Last night in Dublin a crowd of thousands gathered outside the Irish parliament to protest against media bias on the issue of abortion in the country. The Irish Times this morning reported “several hiundred”. How about that for a sample of bias? The crowd listened with subdued anger for an hour as speaker after speaker told them stories about the saving of lives, stories exposing the culture of destruction of the unborn and stories of harm suffered by women which national media in the country have ignored.
Ireland’s Pro-Life campaign late last year analysed a sample of two weeks’ mainstream media coverage of health-related stories and found a ratio of 33:1 stories favouring the culture of abortion as opposed to a culture of life. While the demonstration – attended by people from all over the country – focussed on media bias related to the life issue it might equally have shone the light on a number of other social issues where slanted media coverage is angering that percentage of the Irish public which still places value on the common good over rampant individualism.
Some wondered why the demonstration was held outside the Irish parliament. There are probably two answers to that. Firstly, media bias is so rampant across all national general newspapers and broadcasting organisations that selection of the offices of just one would have been invidious. Secondly, the elected represenatives are perceived by the frustrated Irish public as being cowed into submission to political correctness by the pundits who dominate the newpaper colums, the chat shows and current affairs programmes.
Currently a very flawed Children and Family Relationships Bill is being rushed through the Dåil (the Irish parliament’s lower house) with backing from all parties. The Bill is the darling of the media and has been allowed to get to this stage without the normal scrutiny given to proposed legislation.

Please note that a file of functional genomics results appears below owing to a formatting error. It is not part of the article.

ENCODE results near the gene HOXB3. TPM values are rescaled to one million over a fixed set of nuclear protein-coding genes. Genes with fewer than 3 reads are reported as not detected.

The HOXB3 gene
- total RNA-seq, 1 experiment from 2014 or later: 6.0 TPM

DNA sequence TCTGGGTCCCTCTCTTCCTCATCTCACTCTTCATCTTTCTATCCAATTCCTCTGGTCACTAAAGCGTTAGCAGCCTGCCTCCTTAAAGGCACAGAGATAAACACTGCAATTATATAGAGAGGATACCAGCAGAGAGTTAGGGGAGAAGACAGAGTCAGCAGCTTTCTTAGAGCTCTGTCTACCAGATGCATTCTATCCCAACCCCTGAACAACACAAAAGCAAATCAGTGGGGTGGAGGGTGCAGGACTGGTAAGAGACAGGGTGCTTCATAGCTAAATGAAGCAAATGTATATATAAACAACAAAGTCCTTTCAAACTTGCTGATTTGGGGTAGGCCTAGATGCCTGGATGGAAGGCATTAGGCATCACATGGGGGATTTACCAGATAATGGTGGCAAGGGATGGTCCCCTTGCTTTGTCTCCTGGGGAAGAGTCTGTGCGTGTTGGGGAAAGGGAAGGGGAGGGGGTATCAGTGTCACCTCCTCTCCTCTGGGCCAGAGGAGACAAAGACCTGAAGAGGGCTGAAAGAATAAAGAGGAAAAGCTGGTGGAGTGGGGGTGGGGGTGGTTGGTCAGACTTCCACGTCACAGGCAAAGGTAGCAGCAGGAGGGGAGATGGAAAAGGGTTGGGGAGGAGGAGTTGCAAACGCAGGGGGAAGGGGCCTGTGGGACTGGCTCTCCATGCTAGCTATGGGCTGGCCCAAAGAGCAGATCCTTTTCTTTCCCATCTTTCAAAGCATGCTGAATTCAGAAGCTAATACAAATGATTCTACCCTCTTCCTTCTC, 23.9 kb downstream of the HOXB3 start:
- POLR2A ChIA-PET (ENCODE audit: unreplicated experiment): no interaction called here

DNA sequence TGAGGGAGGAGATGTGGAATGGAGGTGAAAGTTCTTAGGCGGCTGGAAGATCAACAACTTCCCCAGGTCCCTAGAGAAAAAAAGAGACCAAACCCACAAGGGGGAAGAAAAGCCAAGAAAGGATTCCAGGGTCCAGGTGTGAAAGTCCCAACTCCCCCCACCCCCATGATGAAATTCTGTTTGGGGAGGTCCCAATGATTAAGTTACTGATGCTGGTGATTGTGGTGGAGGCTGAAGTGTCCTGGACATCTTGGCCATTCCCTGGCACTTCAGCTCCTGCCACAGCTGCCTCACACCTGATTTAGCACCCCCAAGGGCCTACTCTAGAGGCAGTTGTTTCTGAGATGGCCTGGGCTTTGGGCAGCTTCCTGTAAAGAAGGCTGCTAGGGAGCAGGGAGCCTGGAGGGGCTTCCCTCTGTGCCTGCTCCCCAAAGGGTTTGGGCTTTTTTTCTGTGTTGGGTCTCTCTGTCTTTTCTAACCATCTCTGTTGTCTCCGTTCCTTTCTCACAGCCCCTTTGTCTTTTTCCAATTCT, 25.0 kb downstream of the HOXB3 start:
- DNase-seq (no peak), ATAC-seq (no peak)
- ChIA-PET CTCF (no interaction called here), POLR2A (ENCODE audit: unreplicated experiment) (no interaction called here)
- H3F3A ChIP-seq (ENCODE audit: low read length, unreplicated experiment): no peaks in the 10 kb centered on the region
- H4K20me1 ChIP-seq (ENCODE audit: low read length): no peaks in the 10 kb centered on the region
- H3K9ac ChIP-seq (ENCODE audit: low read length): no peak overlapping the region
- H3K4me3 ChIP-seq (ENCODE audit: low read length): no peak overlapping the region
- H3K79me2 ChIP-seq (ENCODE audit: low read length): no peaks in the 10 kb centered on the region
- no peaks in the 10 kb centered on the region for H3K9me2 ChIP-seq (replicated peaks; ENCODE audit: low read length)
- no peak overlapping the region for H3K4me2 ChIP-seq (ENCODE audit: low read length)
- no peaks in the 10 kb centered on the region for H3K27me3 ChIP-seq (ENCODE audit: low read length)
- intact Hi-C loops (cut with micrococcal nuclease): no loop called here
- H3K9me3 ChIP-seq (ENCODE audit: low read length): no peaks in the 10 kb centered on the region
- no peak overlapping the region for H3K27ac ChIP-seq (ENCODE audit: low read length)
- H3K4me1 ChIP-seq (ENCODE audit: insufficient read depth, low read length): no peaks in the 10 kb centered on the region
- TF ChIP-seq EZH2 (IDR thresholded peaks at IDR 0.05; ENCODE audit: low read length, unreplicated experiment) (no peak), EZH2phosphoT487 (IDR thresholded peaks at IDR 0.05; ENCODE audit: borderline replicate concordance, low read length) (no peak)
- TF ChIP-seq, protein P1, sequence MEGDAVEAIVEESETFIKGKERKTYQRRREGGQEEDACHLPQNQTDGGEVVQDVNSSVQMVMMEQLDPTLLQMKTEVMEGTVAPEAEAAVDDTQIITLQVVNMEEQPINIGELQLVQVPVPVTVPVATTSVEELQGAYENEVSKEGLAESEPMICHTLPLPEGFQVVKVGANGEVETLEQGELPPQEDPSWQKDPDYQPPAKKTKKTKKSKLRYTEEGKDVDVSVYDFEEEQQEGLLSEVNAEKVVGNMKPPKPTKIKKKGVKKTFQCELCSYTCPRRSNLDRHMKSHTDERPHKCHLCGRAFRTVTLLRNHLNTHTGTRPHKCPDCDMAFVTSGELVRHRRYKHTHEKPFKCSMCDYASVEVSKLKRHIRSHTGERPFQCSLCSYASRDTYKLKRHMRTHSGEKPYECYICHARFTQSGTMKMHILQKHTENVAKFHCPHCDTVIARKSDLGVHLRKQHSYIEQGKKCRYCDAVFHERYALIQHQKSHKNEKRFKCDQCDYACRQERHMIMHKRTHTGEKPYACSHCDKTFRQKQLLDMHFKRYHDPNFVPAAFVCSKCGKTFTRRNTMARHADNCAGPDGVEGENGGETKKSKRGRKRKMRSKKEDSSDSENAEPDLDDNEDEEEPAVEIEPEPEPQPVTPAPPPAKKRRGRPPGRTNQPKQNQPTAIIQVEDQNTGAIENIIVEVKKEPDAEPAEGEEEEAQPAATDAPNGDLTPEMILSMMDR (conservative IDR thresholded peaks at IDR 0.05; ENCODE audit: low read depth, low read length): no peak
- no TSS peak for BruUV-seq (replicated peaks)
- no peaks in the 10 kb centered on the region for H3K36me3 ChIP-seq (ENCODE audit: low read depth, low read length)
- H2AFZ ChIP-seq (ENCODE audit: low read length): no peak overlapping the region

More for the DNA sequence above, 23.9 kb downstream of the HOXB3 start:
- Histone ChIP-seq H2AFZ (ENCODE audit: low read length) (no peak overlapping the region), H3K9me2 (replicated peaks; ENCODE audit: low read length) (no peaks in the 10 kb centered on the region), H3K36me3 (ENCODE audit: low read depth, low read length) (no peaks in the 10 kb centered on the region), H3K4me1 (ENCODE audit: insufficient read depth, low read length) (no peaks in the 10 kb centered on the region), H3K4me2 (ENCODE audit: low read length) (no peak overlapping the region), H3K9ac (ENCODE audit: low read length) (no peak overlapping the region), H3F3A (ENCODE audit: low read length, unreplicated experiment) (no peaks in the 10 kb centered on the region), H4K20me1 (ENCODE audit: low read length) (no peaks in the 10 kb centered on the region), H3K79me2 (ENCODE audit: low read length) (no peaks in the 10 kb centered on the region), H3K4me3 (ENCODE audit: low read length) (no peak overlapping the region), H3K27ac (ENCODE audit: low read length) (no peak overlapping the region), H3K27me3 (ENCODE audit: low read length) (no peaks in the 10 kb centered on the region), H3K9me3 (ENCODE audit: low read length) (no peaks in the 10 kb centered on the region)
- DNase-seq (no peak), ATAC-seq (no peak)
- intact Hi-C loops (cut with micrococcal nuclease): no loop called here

Over the past two months there was general media moaning because a proposal from pro-abortion deputy, Clare Daly for the abortion of children diagnosed with “fatal feotal abnormalities” was rejected – depuies had no choice but to reject it because it would have been unconstitutional. It would have passed easily had Ireland’s Constitution not given its protection to the unbond child’s right to life. No one is under any illusions about the real intentions of Ms. Daly – the overturning of this right.
This group of Irish families taking the issue to the UN is flying directly in he face of this contrary campaign. Last night’s meeting heard numerous stories of instances where unborn children were diagnosed with feotal abnormalities and yet were born, treated, and now live normal happy lives.
The Geneva Declaration, which is the centerpiece to a a global campaign to end disability discrimination caused by the ‘incompatible with life’ label, has already been signed by more than 200 medical practitioners and researchers and 27 disability and advocacy NGOs. It aims to improve care for mother and baby where a life-limiting condition has been diagnosed before or after birth.